LONDON, Aug 9 (Reuters) - For two 10-minute quarters Liz Cambage, Australia's 6-foot-8 (2.03 m) centre, had the all-conquering U.S. women's basketball team reeling in Thursday's London Olympics semi-final.
Cambage racked up 19 points in 20 minutes with a display in which her size, strength and finishing ability went unmatched, giving Australia a halftime lead over a U.S. team looking to secure their 40th successive Olympic victory.
"She was dominant in that first half, when she gets in deep and catches she's hard to stop. I think she finished well under pressure and I think she handled the physicality well," said Australia coach Carrie Graf.
For the 20-year-old Cambage it was the pinnacle of a competition in which she became the first female player to complete a dunk in 36 years of women's Olympic basketball.
"She's come of age through the tournament... I think she showed tonight she's going to be a world star at some point," Graf said.
Blessed with great basketball size and skills in dribbling the ball and the owner of a soft shooting touch, one can easily forget how new Cambage is to the international stage and its proven professionals.
For the U.S. team, their halftime advice from coach Geno Auriemma was simple: "stop her".
"She had 19 at half so we had to slow her down, stop her at the free throw line, don't let her run all the way to (the) bucket and don't let her get deep in the paint," said Tina Charles, her opposite number on the U.S. team.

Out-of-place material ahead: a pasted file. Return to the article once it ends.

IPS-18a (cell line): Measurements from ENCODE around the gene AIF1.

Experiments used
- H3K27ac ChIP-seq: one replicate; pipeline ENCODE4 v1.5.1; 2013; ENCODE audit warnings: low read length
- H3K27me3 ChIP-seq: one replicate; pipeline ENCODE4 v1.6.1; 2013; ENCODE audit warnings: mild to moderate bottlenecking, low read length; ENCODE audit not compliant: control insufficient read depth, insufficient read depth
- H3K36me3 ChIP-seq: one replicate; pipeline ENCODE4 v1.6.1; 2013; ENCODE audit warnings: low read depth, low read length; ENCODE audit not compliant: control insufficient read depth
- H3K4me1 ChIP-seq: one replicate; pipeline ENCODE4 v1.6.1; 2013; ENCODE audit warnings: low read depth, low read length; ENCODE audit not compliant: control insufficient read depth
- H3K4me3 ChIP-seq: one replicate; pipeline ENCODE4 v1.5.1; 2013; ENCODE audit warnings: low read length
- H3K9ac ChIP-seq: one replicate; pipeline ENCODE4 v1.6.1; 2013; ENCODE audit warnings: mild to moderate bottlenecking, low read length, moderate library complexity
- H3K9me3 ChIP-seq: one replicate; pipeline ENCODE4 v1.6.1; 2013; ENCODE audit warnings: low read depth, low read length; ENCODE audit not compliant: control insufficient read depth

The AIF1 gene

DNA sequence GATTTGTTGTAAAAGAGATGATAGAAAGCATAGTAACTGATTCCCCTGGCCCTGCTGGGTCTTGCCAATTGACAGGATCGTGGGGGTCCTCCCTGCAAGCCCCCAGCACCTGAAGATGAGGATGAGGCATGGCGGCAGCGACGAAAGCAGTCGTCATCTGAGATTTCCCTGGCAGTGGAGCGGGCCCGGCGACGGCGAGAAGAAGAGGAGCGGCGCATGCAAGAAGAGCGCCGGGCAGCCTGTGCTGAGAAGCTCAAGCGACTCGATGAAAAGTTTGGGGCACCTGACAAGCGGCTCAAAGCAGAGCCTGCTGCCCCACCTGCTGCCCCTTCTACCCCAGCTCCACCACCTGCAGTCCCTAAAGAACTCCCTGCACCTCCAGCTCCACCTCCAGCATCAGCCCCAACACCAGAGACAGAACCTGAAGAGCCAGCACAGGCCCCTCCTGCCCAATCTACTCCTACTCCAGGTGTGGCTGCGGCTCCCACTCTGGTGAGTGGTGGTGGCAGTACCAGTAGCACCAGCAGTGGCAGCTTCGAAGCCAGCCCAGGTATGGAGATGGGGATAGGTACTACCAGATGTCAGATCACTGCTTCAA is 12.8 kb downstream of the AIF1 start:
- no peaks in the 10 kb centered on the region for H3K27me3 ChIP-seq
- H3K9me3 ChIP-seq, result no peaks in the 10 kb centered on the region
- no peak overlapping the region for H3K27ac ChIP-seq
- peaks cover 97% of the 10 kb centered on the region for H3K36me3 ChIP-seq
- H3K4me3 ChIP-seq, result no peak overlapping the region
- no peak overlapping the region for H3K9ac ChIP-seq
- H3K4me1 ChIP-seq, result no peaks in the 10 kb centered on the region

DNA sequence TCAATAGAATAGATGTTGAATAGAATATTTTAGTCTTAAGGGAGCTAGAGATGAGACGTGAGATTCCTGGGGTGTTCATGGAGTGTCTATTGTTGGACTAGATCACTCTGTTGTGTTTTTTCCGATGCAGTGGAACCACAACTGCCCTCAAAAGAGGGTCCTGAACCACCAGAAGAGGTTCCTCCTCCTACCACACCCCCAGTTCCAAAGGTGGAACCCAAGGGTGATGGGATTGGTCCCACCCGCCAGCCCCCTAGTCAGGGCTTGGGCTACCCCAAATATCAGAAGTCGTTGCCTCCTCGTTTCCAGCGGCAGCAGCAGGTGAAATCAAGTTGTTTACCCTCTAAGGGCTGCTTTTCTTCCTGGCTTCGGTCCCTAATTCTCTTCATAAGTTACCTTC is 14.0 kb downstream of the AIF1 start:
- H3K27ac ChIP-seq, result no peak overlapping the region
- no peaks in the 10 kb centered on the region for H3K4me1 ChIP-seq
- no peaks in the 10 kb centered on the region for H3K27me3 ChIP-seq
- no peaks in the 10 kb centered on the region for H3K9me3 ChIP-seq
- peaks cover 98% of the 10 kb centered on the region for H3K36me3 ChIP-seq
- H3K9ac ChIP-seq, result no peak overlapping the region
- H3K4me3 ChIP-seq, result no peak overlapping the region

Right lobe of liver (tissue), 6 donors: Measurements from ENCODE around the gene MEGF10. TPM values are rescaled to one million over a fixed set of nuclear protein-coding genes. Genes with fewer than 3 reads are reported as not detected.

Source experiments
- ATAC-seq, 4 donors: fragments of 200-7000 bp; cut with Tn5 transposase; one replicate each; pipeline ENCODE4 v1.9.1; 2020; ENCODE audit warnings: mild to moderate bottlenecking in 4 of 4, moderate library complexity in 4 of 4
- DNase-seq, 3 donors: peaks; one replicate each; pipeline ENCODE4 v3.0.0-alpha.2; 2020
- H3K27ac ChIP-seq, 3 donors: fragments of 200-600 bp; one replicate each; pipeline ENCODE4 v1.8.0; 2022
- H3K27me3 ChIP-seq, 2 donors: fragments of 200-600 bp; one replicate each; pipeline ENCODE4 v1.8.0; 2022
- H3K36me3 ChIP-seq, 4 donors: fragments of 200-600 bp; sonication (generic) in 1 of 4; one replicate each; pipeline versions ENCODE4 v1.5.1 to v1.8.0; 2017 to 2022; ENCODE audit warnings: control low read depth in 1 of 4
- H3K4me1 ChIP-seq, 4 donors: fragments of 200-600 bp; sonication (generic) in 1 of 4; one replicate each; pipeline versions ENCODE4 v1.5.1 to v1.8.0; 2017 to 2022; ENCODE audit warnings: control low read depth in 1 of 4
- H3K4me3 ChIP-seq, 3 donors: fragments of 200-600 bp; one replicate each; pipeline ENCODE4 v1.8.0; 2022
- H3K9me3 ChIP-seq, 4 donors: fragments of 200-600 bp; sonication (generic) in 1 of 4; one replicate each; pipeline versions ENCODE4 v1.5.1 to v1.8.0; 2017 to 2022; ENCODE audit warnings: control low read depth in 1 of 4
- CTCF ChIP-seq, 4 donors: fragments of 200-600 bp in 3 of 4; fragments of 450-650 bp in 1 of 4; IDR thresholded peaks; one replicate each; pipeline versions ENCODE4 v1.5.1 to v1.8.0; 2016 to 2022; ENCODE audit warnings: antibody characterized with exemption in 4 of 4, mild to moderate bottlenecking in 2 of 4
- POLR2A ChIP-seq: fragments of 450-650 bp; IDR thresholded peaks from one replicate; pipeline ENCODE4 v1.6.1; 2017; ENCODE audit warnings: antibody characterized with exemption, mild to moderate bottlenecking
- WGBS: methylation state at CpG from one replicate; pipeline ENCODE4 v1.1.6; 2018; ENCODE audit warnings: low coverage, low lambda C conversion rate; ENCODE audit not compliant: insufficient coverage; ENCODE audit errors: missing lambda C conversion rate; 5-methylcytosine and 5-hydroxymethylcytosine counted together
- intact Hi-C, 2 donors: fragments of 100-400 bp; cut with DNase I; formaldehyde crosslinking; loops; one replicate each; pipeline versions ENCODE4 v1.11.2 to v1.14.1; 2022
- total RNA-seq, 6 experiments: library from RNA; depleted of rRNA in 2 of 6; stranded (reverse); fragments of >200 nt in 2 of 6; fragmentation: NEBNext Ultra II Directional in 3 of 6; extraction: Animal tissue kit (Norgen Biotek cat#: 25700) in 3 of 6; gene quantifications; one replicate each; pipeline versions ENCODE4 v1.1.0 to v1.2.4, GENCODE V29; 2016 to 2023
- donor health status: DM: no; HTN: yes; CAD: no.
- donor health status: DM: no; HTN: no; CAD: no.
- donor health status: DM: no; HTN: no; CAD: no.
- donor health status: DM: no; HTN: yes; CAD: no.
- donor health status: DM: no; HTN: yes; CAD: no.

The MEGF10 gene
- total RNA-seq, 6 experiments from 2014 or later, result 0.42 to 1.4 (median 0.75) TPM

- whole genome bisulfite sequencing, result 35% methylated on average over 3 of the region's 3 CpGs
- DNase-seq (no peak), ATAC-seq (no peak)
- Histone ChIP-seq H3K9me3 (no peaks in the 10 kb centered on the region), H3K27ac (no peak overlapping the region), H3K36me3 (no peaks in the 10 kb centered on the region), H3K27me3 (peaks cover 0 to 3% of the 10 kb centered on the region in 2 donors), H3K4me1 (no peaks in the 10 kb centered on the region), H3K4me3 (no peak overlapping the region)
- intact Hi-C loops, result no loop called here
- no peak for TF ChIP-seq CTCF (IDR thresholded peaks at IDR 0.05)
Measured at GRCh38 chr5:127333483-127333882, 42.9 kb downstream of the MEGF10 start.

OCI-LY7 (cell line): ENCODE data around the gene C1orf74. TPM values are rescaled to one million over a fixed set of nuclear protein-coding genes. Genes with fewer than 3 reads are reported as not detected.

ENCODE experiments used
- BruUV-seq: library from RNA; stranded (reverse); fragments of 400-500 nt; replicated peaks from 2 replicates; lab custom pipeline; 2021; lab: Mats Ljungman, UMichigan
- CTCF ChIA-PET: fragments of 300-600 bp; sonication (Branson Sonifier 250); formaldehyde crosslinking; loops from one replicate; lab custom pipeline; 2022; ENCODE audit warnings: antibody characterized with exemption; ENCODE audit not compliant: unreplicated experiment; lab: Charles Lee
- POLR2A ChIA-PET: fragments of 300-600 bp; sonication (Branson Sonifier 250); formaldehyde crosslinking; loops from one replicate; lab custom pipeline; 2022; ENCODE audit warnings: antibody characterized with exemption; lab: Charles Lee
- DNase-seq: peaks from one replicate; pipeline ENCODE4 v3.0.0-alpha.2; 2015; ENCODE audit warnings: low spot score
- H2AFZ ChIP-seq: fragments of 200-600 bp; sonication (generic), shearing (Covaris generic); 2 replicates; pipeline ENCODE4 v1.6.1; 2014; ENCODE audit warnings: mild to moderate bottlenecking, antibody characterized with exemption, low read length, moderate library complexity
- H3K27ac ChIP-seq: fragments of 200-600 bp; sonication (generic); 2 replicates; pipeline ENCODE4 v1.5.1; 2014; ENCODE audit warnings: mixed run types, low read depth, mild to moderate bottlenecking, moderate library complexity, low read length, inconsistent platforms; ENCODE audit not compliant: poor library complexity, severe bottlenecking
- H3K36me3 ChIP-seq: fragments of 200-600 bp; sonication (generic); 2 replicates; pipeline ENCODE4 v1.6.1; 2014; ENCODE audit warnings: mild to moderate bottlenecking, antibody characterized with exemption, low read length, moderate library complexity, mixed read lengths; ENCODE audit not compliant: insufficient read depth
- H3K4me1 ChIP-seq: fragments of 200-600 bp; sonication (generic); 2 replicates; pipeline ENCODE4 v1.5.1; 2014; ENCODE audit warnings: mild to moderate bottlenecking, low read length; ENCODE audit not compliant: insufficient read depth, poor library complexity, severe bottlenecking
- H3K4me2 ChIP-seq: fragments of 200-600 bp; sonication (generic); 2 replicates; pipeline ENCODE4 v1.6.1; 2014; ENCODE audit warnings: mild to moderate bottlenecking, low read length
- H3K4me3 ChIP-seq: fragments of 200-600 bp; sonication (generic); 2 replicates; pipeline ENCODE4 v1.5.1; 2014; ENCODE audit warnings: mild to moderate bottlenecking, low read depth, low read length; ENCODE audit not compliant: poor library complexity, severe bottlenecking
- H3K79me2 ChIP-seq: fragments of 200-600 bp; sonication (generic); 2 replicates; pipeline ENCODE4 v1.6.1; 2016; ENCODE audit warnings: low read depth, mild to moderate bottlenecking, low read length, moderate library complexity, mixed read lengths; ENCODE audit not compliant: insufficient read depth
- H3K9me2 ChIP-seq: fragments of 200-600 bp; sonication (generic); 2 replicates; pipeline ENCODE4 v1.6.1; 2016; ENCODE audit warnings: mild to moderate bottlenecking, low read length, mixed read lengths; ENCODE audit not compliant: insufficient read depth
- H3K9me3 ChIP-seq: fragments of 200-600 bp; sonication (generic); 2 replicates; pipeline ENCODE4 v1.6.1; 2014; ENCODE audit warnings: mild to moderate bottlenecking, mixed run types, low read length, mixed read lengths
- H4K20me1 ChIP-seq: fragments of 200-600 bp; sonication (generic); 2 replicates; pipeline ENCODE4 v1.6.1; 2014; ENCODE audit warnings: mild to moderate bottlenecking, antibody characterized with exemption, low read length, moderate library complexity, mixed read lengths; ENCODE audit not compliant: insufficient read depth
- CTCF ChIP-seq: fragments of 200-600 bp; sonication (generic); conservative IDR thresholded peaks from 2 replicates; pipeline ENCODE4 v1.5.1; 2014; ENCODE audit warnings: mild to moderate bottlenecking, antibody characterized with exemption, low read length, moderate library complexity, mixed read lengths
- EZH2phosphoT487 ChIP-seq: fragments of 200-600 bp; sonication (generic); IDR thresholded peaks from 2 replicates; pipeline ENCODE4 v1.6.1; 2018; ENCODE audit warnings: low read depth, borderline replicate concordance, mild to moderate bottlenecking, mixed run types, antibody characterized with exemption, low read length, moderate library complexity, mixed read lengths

The tactical shift worked and with Cambage double-teamed, the biggest woman on the court disappeared as Australia slid to an 86-73 defeat that puts them into Saturday's game for the bronze medal.
Tearful at the end of the game, a frustrated Cambage took responsibility for a second-half display in which a tactical switch from the U.S. stifled her performance and she was unable to add a single point to her first half tally.
"I know I backed down a little bit, so I put a lot of that on me," Cambage said.
Nevertheless, even as the U.S. team secured a shot at their fifth successive Olympic gold medal, the post-match buzz was all about Cambage's first half display.
"She's not even the same player we saw in 2010 at the world championship. She was good (then), but she wasn't like this," said Auriemma.
"The progress that she's made in the last two years is quite remarkable for someone that young. She's pretty amazing." (Editing by Greg Stutchbury)